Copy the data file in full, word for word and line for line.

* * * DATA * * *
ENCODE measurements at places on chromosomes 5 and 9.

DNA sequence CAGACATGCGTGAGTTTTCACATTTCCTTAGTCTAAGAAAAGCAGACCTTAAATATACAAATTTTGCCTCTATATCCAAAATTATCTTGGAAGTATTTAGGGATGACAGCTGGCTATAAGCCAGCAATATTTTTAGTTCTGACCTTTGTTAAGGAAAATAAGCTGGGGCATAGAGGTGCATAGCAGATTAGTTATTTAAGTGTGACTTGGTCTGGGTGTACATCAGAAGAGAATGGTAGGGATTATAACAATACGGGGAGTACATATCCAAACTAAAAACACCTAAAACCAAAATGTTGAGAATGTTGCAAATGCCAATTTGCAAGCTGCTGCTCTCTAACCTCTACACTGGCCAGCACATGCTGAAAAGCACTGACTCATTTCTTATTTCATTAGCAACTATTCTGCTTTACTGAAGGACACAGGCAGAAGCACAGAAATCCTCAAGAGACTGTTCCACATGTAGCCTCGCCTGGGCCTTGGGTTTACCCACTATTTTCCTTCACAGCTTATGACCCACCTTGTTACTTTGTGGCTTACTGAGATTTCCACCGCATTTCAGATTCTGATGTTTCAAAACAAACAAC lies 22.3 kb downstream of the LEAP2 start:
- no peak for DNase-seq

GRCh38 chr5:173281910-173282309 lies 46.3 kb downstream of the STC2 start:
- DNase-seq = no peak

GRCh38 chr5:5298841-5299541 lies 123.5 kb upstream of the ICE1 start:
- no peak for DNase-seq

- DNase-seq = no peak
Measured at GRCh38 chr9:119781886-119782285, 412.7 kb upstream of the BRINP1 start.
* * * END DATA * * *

ENCODE measurements at places on chromosomes 5 and 9.

DNA sequence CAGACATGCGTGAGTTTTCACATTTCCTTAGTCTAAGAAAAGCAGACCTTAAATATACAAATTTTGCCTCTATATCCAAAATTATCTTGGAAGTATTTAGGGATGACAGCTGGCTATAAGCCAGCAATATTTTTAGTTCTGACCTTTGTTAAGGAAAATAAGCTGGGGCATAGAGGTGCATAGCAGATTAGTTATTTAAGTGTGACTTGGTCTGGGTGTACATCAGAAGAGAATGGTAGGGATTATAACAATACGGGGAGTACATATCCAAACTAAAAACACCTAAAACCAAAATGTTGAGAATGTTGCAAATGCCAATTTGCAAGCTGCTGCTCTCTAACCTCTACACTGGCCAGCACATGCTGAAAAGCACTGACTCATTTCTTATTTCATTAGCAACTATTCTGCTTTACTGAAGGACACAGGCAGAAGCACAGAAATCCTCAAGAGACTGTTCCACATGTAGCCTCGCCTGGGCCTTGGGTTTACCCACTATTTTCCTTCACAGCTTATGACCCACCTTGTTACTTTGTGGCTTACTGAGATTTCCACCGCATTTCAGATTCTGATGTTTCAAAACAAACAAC lies 22.3 kb downstream of the LEAP2 start:
- no peak for DNase-seq

GRCh38 chr5:173281910-173282309 lies 46.3 kb downstream of the STC2 start:
- DNase-seq = no peak

GRCh38 chr5:5298841-5299541 lies 123.5 kb upstream of the ICE1 start:
- no peak for DNase-seq

- DNase-seq = no peak
Measured at GRCh38 chr9:119781886-119782285, 412.7 kb upstream of the BRINP1 start.